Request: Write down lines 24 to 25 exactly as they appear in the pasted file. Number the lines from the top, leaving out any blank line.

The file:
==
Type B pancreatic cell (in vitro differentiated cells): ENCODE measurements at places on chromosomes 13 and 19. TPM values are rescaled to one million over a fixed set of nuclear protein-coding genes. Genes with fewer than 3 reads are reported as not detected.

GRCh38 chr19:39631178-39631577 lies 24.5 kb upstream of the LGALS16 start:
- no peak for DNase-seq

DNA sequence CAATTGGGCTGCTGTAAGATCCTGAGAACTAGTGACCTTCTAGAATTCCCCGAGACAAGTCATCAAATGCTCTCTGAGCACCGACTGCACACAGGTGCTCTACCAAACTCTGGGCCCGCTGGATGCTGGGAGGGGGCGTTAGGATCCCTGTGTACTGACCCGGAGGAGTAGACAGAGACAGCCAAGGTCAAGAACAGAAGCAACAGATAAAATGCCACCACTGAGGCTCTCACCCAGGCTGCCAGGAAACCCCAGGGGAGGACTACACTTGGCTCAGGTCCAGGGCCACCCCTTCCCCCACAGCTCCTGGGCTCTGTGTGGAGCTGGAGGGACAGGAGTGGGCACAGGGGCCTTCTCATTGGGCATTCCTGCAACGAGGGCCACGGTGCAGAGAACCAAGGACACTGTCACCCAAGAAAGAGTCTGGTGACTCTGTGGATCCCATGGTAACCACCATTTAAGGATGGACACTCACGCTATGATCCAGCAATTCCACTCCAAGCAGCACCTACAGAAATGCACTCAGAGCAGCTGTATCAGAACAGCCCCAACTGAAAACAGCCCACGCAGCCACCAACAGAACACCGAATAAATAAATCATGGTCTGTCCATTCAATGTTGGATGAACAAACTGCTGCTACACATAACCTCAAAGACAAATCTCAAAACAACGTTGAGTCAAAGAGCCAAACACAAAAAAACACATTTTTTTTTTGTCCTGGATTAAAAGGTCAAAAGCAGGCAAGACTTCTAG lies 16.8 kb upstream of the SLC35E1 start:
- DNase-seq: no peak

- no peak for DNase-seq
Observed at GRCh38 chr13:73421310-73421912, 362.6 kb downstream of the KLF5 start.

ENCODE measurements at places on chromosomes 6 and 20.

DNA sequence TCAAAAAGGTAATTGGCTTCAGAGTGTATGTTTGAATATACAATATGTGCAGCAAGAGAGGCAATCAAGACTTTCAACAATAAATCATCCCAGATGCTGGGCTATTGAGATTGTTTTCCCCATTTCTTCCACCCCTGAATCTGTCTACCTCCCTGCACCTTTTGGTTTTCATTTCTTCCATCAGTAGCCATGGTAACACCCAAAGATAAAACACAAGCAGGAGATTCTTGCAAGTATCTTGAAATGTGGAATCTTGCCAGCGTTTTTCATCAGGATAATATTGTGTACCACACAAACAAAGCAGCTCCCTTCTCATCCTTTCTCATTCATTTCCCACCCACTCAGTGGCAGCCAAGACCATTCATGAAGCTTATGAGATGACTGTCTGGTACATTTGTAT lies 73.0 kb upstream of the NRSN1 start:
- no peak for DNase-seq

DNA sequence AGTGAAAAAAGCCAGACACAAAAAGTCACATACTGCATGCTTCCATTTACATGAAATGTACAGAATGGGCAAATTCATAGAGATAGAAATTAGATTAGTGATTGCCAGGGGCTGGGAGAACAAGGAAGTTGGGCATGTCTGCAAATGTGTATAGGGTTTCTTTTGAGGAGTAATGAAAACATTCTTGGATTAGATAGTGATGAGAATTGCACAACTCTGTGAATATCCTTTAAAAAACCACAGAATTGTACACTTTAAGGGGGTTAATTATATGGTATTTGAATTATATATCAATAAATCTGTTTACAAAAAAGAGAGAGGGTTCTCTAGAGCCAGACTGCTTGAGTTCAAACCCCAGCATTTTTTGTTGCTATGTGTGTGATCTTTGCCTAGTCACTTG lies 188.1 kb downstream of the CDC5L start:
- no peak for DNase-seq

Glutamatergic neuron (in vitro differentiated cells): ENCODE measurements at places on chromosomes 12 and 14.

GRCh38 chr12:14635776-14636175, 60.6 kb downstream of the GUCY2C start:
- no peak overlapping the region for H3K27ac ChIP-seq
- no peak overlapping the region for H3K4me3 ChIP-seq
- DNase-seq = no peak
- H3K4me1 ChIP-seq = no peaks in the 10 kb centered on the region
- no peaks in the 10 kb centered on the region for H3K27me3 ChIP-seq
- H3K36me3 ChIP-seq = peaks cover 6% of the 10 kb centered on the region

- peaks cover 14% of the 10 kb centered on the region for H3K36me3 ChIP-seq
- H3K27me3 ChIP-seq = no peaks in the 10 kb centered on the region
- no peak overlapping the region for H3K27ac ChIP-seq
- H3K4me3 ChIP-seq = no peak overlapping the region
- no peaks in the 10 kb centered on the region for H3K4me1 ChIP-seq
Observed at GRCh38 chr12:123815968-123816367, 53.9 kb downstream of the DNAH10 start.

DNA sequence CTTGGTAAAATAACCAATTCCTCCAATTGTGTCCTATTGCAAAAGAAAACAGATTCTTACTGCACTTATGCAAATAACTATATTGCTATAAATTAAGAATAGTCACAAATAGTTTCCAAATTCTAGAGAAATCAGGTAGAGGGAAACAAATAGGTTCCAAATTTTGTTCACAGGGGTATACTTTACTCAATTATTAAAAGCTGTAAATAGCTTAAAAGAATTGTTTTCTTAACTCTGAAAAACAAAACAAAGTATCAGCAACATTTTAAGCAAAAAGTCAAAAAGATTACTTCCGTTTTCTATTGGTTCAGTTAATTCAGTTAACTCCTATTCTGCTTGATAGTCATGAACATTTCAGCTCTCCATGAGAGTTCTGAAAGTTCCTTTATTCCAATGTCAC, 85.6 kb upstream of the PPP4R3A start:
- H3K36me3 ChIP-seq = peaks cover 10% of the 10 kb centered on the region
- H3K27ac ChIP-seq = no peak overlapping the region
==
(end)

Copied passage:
- H3K4me3 ChIP-seq = no peak overlapping the region
- no peaks in the 10 kb centered on the region for H3K4me1 ChIP-seq